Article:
As is customary this time of year, Baltimore is again hosting the nation’s Catholic bishops, who are convening here in America’s first Roman Catholic diocese for extensive discussions about the relevance and impact of Catholic faith in American society. This year in particular, because of the severe crisis confronting the church, the agenda, deliberations and outcomes of our meeting are rightly under intense scrutiny.
The widely reported instances of child sexual abuse by Catholic clergy, the sexual harassment of adults and subsequent cover-up by far too many bishops are nothing short of horrific. These were crimes committed by men who presented themselves as God’s representatives. Instead, they betrayed the trust of the innocent and their calling. The systematic concealment by church authorities and attempts to silence victims in the effort to spare the church liability and scandal was not only misguided but fundamentally and morally wrong. The cumulative fallout has led to a profound crisis of faith and identity among Catholics around the world.
The path to restoring trust and the credibility of church leaders is still uncertain but will unquestionably be long and difficult. The extensive listening sessions that I conducted with parishioners across the archdiocese made this abundantly clear. Essential to the process of healing is complete transparency, while also making clear the steps that have and will be taken to prevent such things from happening again.
Since 2002, when the issue of child sex abuse by Catholic clergy initially came to the forefront, the Archdiocese of Baltimore became one of the first dioceses in the world to publicly disclose the names of all credibly accused priests, dating back to the 1940s. In the 16 years since, the archdiocese has publicly disclosed the names of credibly accused priests whenever new allegations have become known. Moreover, it is the policy of the Archdiocese of Baltimore that any allegation of abuse be promptly reported to civil authorities, including Maryland’s attorney general. Recently, it was announced that the Office of the Attorney General for the state of Maryland is conducting an investigation into the past and current practices of the archdiocese in dealing with instances of abuse. We have committed our full cooperation to this review.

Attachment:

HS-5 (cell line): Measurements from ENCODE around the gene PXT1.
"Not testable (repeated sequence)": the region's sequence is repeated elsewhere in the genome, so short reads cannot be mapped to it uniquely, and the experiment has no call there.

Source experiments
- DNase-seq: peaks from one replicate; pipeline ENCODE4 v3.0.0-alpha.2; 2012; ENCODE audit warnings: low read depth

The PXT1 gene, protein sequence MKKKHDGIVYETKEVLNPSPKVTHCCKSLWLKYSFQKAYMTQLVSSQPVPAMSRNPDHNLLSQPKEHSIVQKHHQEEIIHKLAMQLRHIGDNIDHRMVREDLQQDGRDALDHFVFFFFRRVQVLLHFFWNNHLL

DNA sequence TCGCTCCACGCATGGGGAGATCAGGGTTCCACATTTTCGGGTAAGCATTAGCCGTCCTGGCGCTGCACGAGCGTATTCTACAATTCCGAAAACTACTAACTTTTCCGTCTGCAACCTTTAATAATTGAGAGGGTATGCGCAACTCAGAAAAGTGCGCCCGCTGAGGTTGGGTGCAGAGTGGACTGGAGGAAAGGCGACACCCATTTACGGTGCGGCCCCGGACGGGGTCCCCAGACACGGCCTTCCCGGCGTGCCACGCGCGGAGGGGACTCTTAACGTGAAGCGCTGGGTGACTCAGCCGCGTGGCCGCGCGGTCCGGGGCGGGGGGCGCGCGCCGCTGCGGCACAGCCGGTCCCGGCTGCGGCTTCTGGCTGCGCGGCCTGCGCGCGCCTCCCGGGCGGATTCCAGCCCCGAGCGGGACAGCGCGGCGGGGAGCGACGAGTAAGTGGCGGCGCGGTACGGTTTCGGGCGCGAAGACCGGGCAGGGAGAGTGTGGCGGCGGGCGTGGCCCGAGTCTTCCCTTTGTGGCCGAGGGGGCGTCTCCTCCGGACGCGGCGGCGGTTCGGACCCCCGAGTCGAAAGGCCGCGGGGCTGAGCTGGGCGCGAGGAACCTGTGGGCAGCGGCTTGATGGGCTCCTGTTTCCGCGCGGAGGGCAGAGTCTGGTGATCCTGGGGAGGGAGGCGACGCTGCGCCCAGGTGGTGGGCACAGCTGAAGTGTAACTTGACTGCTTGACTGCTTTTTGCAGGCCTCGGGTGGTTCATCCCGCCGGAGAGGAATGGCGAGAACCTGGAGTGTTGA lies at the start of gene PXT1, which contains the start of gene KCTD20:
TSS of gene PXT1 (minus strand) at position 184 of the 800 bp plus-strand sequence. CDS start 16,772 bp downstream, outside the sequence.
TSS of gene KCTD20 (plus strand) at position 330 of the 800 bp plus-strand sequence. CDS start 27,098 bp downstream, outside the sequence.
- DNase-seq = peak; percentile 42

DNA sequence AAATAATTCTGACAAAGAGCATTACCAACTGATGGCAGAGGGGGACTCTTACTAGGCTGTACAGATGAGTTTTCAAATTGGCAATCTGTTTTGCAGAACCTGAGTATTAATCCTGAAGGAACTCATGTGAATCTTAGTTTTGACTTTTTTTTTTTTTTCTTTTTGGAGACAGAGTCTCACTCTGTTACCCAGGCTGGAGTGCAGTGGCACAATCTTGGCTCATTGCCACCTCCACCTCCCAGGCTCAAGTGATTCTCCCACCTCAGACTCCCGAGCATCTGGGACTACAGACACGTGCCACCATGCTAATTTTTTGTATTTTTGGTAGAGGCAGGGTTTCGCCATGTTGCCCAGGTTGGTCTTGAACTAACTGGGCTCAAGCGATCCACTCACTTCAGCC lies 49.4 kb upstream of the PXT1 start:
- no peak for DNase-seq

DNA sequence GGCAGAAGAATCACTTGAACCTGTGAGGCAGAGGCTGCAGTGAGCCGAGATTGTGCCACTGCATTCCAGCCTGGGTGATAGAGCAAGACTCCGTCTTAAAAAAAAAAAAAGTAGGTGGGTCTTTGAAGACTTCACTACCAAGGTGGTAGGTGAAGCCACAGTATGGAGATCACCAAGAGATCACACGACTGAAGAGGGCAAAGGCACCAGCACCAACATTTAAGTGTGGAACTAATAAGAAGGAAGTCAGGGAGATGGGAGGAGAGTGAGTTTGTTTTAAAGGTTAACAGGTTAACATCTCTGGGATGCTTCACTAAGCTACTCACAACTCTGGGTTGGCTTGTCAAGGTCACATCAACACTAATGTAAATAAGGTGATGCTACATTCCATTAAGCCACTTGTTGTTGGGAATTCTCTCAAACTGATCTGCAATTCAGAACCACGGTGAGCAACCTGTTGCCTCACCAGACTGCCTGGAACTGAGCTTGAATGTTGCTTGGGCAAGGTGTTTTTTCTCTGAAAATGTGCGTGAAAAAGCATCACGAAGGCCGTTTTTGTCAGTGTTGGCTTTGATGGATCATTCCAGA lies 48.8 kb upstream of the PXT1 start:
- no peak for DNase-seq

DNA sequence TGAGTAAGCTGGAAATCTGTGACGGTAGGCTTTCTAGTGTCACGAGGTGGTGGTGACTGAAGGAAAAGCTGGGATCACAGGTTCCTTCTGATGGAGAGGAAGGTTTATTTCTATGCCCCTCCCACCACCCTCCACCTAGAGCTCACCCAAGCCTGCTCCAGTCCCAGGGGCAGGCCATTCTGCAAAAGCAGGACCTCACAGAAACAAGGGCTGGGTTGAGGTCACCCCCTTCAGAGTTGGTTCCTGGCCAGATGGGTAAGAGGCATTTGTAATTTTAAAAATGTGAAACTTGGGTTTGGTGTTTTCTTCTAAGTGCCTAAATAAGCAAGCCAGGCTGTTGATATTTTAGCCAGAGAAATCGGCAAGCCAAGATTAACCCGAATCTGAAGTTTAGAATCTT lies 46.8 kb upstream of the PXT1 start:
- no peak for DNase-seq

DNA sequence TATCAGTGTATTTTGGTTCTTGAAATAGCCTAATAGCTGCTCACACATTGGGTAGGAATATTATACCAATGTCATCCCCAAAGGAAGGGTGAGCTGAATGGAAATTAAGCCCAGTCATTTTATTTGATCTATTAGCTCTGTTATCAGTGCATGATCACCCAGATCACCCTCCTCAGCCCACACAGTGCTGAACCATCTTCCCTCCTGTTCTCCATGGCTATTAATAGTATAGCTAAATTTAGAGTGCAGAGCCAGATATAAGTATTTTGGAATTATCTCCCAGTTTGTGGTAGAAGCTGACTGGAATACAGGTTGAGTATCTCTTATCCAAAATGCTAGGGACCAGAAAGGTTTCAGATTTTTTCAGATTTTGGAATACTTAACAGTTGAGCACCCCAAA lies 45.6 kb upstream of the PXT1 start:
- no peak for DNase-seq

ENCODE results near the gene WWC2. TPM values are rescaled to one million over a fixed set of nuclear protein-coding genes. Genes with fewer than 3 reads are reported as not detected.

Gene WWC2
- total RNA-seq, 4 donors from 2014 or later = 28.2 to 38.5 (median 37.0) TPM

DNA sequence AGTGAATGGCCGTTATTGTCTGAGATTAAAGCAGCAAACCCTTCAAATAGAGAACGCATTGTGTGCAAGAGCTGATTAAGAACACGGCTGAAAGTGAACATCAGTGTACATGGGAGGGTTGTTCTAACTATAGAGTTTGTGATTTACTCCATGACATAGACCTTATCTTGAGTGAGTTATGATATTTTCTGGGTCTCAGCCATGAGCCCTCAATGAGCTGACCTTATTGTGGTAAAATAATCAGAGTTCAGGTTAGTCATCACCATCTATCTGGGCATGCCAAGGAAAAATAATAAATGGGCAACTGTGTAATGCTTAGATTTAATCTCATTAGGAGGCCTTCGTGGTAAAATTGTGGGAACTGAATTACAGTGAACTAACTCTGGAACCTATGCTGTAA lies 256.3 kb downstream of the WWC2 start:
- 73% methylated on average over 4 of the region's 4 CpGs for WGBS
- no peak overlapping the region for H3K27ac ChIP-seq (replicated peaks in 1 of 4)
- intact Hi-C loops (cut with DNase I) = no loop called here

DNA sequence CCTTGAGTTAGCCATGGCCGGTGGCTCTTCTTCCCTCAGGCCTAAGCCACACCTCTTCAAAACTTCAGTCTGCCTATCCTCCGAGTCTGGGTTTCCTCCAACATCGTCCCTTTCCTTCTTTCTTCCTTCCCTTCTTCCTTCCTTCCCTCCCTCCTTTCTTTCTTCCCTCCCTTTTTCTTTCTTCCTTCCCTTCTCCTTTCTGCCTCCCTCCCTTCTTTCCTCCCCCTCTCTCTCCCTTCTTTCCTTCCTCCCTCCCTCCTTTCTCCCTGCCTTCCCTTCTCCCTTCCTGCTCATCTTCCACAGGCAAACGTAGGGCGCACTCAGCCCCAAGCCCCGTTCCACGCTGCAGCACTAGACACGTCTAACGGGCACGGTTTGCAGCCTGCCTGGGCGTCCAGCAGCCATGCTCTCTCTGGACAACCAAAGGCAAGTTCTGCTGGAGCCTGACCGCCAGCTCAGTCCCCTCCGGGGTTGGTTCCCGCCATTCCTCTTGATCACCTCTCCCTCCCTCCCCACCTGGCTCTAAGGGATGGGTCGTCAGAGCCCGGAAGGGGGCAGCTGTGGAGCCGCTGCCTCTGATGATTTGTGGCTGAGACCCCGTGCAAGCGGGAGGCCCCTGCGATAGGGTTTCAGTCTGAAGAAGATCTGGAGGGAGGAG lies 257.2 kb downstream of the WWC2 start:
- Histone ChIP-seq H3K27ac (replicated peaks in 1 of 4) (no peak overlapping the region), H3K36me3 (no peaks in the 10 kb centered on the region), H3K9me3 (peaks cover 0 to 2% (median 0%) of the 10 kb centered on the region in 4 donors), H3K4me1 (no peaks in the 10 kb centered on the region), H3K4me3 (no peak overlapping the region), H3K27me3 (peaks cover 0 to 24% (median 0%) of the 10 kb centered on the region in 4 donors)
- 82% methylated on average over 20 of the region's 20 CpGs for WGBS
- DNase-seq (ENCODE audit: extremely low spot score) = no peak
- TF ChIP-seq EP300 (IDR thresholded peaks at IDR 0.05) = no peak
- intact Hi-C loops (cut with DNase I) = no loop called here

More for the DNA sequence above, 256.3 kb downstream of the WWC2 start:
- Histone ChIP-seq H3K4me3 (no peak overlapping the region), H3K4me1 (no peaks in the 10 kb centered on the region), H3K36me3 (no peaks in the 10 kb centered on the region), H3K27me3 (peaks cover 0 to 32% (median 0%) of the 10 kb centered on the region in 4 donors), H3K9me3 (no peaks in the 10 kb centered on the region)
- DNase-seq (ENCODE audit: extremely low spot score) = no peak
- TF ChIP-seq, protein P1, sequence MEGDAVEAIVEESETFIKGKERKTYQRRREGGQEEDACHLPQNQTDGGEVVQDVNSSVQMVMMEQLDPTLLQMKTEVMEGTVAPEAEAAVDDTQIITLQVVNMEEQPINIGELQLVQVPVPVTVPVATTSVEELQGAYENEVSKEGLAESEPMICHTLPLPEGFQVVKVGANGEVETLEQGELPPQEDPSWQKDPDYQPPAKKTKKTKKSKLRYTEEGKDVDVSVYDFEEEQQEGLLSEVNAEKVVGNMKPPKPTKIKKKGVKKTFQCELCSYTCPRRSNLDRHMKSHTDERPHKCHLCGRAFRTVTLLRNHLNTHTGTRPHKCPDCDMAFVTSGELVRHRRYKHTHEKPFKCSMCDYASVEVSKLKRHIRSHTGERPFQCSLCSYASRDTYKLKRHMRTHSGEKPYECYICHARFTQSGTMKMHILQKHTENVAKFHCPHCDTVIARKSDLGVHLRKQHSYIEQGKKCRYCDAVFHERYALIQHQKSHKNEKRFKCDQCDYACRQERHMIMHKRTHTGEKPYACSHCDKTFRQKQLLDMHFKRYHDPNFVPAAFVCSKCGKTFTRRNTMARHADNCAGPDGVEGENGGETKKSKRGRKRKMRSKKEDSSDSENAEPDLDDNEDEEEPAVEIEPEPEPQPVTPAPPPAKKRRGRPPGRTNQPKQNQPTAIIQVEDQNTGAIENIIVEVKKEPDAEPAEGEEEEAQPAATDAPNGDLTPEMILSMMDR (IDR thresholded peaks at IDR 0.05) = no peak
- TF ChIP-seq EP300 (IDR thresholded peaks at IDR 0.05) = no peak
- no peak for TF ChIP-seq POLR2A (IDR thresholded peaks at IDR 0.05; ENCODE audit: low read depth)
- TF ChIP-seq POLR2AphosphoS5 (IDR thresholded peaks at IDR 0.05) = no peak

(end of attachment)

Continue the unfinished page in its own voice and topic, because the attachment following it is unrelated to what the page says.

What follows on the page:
Now, for the matter of accountability. There is zero tolerance for anyone in the employment of the Archdiocese of Baltimore — lay or clergy — who is credibly accused of sexual abuse. Anyone who is credibly accused is permanently removed from ministry and employment. Each allegation is also brought before an independent review board that is responsible for reviewing the archdiocese’s handling of every allegation against any person who ministers on behalf of the church, including bishops. The board, comprised mostly of lay men and women with professional credentials in the fields of canon law, human resources, child protection and civil law, is empowered to oversee the archdiocese’s enforcement of child protection policies.
Because the role and influence of the laity must be expanded, I have also announced the creation of a new Archdiocesan Pastoral Council to foster greater lay involvement in the pastoral and administrative life of the Archdiocese.
During the bishops’ conference this week, we will take up the creation of a national third-party reporting system that will receive confidential complaints of sexual abuse of minors by a bishop, as well as any allegation of sexual harassment or sexual misconduct by bishops toward adults. Also being created is a “Code of Conduct for Bishops” that will define clear and monitored policies for restrictions imposed on bishops removed or those who have resigned due to allegations of abuse or harassment.
Among the many factors that have contributed to this crisis is a deep-seated culture of clericalism, which fostered unhealthy notions of entitlement and exclusivity, as well as the distorted view that the priestly state puts those who abused minors, as well as those who protected them, beyond reach of civil law and authority. Sadly, some bishops were concerned more with avoiding legal, financial and reputational liability than they were with the emotional, mental, physical and spiritual well-being of those they were in a position to protect.